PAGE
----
Oyster Harbour - the estuary

Oyster Harbour is permanently open to King George Sound and is the only south coast estuary without a sand bar; it has a surface area of 16 km2. The entrance channel at Emu Point is five to six metres deep. The major rivers connected to the harbour, the Kalgan and King Rivers, are estuarine for approximately nine and seven kilometres respectively. Yakamia Creek, which meanders through urban areas of Albany, enters the Harbour on the south western side.

Oyster Harbour has seen some successful restoration of seagrass habitat following losses of 90 per cent in the 1990s; now seagrass covers around 35 per cent of the sediment. Restoration trials of the native oyster (Ostrea angasi) are also underway, coordinated by The Nature Conservancy. Seagrass and shellfish reefs are both important for maintaining good water quality, sediment stabilisation, nursery habitats and biodiversity values.

The critical management role for supporting the recovery pathway of estuary health for Oyster Harbour is to address catchment derived nutrient inputs from agricultural and urban land uses.

Tamungup is known for its fishing traps, or Mungas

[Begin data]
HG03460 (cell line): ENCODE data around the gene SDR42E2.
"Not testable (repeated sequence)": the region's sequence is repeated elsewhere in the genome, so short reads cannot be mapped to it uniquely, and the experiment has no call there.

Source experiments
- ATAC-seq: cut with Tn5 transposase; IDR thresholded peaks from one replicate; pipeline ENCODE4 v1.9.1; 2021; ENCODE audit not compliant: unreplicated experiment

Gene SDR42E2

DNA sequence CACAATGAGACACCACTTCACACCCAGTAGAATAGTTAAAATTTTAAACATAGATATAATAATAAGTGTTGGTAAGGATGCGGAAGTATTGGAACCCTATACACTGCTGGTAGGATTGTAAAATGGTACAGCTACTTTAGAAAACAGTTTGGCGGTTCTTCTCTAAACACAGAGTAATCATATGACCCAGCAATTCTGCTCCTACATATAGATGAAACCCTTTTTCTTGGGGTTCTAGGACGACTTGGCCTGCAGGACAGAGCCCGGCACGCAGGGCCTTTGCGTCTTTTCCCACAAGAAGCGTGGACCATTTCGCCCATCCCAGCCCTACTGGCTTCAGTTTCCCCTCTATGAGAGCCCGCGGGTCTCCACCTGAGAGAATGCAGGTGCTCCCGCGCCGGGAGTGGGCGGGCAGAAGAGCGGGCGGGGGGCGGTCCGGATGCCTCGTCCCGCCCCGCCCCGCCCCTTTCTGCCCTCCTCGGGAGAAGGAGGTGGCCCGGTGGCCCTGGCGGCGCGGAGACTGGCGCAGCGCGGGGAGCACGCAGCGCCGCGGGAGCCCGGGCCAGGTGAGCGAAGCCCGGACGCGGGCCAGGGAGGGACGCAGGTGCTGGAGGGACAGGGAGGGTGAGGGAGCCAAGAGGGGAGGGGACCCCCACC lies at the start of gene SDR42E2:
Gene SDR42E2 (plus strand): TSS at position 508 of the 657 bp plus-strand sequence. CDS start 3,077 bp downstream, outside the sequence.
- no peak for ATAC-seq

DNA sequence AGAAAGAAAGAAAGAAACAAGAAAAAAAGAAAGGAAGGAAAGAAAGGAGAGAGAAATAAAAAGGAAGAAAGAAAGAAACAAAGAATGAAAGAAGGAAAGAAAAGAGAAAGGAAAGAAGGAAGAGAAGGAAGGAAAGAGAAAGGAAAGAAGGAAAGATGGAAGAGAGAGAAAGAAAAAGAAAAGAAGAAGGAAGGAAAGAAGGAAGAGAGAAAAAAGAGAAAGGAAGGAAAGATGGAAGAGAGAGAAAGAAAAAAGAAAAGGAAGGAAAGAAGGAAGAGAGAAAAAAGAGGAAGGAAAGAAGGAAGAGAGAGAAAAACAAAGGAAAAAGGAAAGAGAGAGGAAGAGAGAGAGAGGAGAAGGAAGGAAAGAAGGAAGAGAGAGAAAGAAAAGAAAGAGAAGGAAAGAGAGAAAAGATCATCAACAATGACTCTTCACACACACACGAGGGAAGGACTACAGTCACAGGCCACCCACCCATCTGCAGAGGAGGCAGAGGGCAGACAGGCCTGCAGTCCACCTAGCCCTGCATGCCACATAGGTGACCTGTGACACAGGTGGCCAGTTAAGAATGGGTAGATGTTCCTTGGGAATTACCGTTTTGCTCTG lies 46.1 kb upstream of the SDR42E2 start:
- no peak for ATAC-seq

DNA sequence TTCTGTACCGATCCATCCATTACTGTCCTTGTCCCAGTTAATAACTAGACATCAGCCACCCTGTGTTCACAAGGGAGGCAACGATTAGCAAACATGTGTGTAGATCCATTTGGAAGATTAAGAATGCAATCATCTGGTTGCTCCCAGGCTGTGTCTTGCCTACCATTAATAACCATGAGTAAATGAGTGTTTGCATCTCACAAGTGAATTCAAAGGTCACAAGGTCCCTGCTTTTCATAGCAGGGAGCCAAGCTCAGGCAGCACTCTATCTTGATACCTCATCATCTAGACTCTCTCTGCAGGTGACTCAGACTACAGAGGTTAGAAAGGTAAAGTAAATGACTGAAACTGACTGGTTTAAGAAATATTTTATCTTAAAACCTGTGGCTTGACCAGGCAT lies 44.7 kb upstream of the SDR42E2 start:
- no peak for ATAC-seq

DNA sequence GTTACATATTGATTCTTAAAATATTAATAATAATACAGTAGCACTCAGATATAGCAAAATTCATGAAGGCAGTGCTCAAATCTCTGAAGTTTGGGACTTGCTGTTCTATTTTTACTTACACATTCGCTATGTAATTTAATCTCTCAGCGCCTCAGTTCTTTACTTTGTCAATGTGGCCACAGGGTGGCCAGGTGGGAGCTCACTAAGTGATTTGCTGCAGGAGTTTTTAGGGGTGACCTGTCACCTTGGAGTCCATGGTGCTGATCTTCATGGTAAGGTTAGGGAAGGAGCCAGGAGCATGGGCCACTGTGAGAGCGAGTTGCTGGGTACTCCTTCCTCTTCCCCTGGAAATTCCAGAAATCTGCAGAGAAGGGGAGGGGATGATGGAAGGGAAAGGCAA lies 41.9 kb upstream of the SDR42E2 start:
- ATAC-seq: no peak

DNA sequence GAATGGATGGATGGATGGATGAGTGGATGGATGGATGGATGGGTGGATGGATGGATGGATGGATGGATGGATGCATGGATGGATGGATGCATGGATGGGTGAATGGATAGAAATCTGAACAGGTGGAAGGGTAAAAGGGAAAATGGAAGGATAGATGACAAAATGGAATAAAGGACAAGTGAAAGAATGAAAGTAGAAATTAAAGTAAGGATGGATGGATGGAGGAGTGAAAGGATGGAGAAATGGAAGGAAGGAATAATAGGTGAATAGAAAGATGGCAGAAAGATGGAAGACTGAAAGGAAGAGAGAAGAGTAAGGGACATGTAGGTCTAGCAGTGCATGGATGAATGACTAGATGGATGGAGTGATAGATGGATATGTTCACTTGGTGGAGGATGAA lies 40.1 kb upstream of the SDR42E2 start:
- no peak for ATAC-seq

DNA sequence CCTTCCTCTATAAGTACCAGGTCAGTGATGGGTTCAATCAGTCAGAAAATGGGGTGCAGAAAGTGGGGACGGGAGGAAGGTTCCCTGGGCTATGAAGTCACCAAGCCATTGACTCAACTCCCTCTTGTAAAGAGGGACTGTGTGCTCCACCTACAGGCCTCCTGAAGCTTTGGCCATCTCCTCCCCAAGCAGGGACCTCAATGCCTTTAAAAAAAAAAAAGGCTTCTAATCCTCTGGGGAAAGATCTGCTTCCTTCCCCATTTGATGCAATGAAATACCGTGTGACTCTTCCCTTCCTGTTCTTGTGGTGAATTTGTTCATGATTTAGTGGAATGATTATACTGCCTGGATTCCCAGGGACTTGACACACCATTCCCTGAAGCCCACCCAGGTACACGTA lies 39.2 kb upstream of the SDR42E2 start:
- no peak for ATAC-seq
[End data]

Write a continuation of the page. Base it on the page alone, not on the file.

Aboriginal significance

Oyster Harbour is in the traditional lands (boodjar) of the Menang Noongar people and is known as Miaritch – which refers to the meeting place of the Warrecoolyup (King) and Kalganup (Kalgan) rivers, and also a meeting place of the Menang people. It is also known as the ‘home of all the fishing traps’, or mungas, with the land area adjacent to the traps known as Tamungup.

Today there remains eight fish traps on the northern shoreline of the harbour which are under the protection of local Menang people through the Albany Heritage Reference Group Aboriginal Corporation with the help of local and state government.

*Cultural informant Vernice Gillies/Museum of WA (Albany).

Aerial footage of the indigenous fish traps at Oyster Harbour